- Free supply of copies of electoral rolls and identity slips of electors to candidates
Penalties are of both civil and criminal in nature and affect:
- The candidate: disqualification from being a voter or standing in elections if convicted of corrupt practices or failure to lodge election expenses
- The party: loses IT exemptions
- Company: Fines and imprisonment
Need for election finance reform
It is a well established fact that money plays a crucial role in politics. ECI, Guidelines on Transparency and Accountability in Party Funds and Election Expenditure recognizes the need for finance reform by stating:
“concerns have been expressed in various quarters that money power is disturbing the level playing field and vitiating the purity of elections.”
The Supreme Court also has emphasized the influence of money power in its various judgments such as KanwarLal Gupta v Amar Nath Chawla, 1975 and Ashok Shankarrao Chavan v Madhavrao Kinhalkar, 2014.
It is an undeniable fact that financial superiority translates into electoral advantage, and hence richer candidates and parties have a greater chance of winning elections.
Money, often from illegitimate sources, is used to buy muscle power, weapons, or to unduly influence voters through liquor, cash, and gifts. The sources of some of the election funds are believed to be unaccounted criminal money in return for protection, unaccounted funds from business groups who expect a favor or high return on this investment.
Of the candidates of Lok Sabha 2014 elections:
- 27% (2208 candidates) of all the candidates were “crorepati candidates,” and the average asset of each of the 8163 candidates was Rs. 3.16 crores.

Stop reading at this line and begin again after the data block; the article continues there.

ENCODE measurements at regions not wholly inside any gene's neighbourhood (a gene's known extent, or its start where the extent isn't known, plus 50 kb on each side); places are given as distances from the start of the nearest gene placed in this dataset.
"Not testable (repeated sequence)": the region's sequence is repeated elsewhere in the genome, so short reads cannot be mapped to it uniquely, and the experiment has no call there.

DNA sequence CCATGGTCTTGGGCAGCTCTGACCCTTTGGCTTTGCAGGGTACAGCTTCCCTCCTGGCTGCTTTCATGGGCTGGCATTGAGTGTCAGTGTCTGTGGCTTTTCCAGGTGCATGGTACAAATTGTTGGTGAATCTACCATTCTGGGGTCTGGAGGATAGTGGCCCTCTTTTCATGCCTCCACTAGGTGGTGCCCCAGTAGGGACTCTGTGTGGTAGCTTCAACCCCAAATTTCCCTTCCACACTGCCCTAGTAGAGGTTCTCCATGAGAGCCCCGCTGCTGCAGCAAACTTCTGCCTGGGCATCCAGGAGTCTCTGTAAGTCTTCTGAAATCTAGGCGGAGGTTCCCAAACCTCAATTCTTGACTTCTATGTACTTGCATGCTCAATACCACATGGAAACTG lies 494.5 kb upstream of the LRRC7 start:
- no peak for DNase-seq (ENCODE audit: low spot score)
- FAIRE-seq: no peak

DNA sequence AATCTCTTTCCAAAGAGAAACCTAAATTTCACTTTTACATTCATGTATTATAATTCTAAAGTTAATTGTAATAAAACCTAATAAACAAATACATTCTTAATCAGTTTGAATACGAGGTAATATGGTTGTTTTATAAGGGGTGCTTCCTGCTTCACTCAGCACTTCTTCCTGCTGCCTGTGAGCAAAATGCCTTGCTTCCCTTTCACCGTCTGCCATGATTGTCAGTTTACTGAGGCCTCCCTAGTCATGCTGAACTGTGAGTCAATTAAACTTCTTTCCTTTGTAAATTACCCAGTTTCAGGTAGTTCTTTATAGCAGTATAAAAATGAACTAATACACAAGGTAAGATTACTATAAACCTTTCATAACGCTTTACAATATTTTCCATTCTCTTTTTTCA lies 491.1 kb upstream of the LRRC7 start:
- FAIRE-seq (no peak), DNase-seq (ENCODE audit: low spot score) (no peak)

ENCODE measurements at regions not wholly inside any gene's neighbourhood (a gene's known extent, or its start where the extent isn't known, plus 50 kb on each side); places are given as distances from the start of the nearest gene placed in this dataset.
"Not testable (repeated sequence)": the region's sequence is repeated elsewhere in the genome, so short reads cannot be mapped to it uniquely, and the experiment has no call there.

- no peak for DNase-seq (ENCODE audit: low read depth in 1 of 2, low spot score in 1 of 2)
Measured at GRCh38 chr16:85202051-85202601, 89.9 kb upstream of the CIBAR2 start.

- The percentage of crorepati candidates increased from 16% in 2009 Lok Sabha elections.
There is widespread prevalence of black money, bribery, and corruption which in turn helps candidates fund their campaigns. The limits of expenditure prescribed are meaningless and almost never adhered to. As a result, it becomes difficult for the good and the honest to enter legislatures. It also creates a high degree of compulsion for corruption in the political arena. This has progressively polluted the entire system.
- Lobbying gives undue importance to big donors and certain interest groups at the expense of the ordinary citizen and violates what the Supreme Court terms, “the right of equal participation [of each citizen in the polity]”as pronounced in the KanwarLal Gupta v Amar Nath Chawla, 1975
- Institutional corruption: Instead of direct exchange of money or favours, candidates alter their views and convictions in a way that attracts most funding. This change of perception leads to an erosion of public trust, which in turn affects the quality of democratic engagement.
ECI’s Transparency Guidelines
The ECI issued transparency guidelines under Article 324 of the Constitution on October 2014 after consultation with all the recognized political parties, and including the following:
On election expenses by parties
The payment of any election expenditure over Rs. 20,000 should be made by the political parties via cheque or draft, and not by cash, unless there are no banking facilities or the payment is made to a party functionary in lieu of salary or reimbursement.